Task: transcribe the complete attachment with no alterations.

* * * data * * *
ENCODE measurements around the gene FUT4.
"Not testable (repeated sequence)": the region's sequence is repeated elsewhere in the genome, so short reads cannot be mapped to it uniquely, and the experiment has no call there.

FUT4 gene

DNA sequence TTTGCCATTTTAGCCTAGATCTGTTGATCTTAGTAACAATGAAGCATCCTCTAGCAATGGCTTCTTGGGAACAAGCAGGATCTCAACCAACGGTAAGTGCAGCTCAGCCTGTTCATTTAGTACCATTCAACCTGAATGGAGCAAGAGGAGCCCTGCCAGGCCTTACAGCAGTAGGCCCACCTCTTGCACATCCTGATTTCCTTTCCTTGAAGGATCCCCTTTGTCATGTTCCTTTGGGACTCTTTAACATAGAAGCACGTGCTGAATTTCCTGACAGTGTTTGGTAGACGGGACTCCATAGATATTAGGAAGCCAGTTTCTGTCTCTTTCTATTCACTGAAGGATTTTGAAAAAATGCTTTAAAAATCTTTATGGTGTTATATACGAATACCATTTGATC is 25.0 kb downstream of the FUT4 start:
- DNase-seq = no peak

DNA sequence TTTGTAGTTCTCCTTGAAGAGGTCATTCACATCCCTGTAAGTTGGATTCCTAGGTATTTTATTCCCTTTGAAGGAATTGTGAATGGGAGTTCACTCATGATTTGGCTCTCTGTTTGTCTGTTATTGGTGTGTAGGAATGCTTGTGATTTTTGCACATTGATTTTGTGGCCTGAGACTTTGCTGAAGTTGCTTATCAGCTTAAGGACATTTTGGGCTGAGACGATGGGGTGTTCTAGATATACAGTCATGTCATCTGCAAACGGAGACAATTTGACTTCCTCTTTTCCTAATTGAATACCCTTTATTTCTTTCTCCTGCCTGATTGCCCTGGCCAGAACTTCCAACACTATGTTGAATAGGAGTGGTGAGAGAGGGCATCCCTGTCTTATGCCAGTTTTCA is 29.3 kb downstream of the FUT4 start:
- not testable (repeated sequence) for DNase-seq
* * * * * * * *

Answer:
ENCODE measurements around the gene FUT4.
"Not testable (repeated sequence)": the region's sequence is repeated elsewhere in the genome, so short reads cannot be mapped to it uniquely, and the experiment has no call there.

FUT4 gene

DNA sequence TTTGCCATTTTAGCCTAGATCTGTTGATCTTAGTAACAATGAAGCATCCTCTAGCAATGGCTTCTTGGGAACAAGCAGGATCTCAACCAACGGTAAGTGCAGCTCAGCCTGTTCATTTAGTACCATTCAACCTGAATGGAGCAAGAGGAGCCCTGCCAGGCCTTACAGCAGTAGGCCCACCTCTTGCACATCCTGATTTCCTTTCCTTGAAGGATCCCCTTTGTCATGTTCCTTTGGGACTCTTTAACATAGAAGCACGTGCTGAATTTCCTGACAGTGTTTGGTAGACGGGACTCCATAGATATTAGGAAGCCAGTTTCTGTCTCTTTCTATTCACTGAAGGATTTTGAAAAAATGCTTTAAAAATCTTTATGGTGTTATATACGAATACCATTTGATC is 25.0 kb downstream of the FUT4 start:
- DNase-seq = no peak

DNA sequence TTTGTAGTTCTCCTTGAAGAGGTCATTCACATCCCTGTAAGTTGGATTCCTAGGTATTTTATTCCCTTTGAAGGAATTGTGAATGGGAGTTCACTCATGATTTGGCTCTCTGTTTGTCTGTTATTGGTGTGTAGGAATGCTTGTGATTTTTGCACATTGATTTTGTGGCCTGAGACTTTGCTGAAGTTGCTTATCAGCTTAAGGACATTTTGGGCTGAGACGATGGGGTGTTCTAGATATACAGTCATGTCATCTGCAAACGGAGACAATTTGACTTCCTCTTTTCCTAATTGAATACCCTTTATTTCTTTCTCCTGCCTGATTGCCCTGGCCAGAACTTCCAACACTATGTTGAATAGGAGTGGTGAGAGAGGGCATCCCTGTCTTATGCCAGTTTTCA is 29.3 kb downstream of the FUT4 start:
- not testable (repeated sequence) for DNase-seq